Slightly Scarlet (1956)

Genres - Crime, Mystery  |   Sub-Genres - Film Noir  |   Release Date - Feb 29, 1956 (USA - Unknown)  |   Run Time - 99 min.  |   Countries - United States   |   MPAA Rating - NR
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Review by Craig Butler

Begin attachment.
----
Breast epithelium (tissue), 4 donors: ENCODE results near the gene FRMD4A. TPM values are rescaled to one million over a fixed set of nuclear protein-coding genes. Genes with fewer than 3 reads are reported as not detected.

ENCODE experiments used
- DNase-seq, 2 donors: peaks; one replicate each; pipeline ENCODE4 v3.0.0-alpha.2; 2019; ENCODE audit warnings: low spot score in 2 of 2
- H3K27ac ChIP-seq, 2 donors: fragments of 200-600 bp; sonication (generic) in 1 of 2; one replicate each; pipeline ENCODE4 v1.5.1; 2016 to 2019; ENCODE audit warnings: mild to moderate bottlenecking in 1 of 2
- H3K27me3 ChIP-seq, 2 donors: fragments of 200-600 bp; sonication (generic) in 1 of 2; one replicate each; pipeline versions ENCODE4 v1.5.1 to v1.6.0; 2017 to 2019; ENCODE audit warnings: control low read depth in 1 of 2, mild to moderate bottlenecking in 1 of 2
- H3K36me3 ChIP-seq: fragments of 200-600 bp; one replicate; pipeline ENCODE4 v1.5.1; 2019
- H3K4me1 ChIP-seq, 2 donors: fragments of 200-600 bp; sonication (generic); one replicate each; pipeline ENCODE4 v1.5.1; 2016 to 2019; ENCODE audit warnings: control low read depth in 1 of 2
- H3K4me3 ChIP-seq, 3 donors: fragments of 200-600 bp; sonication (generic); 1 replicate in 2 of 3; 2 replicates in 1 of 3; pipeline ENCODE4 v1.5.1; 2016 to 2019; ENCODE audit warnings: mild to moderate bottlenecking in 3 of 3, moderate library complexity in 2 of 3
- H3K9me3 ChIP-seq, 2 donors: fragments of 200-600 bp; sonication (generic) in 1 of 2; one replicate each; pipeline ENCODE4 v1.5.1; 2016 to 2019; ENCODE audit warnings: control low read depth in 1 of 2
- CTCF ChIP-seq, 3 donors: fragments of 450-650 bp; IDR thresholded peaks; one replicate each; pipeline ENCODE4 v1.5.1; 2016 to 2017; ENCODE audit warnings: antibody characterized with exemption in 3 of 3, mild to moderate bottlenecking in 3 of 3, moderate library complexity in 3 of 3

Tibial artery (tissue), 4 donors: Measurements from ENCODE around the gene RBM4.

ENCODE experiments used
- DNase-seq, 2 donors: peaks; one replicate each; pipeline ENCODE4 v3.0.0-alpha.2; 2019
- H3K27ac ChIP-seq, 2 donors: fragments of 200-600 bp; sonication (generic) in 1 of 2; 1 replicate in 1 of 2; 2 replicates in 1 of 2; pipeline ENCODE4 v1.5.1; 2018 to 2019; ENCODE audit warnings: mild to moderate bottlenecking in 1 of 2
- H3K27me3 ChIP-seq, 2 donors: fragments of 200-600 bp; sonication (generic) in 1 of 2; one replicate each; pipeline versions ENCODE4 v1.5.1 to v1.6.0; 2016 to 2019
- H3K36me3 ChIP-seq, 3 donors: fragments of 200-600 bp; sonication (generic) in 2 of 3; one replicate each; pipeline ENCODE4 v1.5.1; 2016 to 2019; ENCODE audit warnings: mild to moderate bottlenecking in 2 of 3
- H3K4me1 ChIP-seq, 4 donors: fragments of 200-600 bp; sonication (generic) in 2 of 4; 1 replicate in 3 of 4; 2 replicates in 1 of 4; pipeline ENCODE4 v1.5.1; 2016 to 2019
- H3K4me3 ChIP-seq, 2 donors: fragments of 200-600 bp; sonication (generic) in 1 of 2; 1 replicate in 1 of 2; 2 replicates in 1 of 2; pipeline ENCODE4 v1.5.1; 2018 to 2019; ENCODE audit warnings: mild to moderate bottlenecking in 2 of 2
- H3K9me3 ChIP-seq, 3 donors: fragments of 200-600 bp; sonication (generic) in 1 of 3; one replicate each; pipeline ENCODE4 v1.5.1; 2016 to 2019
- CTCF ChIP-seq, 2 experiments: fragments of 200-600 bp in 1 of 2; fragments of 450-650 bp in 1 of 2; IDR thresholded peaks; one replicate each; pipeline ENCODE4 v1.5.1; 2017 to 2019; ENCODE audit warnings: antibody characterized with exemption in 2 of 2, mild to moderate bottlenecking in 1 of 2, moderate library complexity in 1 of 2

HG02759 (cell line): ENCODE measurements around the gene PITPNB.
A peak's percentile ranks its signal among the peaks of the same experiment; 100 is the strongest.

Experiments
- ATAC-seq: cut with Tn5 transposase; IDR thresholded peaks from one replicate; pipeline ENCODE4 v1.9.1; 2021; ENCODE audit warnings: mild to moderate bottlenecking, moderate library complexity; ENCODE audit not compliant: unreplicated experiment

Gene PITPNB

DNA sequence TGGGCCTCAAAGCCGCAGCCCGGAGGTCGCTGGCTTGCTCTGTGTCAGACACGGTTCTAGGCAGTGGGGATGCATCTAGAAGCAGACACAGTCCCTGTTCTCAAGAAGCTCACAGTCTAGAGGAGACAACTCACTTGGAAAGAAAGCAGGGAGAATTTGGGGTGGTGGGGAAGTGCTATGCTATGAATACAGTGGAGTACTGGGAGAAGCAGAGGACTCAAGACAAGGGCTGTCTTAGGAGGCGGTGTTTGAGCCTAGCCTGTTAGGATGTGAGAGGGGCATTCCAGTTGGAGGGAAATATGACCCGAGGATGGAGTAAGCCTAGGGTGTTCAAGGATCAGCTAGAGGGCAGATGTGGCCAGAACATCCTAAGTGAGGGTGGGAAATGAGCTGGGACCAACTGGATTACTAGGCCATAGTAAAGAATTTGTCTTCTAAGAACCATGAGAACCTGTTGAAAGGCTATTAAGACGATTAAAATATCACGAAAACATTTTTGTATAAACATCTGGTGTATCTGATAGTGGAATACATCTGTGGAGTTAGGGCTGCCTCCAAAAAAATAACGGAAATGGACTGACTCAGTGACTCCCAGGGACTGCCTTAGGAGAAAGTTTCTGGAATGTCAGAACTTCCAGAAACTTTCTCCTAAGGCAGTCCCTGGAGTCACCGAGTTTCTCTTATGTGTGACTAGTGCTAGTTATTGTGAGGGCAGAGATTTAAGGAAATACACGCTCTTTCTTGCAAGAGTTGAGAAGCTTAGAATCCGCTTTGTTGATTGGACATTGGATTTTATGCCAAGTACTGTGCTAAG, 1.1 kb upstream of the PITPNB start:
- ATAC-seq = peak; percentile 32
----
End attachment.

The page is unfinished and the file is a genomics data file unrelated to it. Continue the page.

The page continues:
Fans of film noir will definitely want to check out Slightly Scarlet, one of the few examples of the genre from its "golden period" to be shot in color. And what color it is! The word "lurid" may have been created specifically for this movie, which revels in greens that limes could imagine and oranges that practically explode from the screen -- not to mention scarlets that erase any pretense of "slightly." It's startling to see such color in a traditional noir film, but cinematographer John Alton know just how to use them. The color also benefits the twin carrot-topped femme fatales of the film, luscious Rhonda Fleming and devilish Arlene Dahl. Both actresses turn in captivating performances, with Dahl perhaps having a slight edge due to the "bad girl" nature of her part. They're unfortunately not quite matched by John Payne, who never quite connects with the part, despite trying hard; part of it is not the actor's fault, as the role he plays is a bit muddled and unfocused. The script is also over-complicated and equally unsure of exactly what it is trying to say, something that Allan Dwan's competent-but-no-more direction doesn't help. Less than perfect, Slightly Scarlet is still recommended viewing, especially for noir aficionados.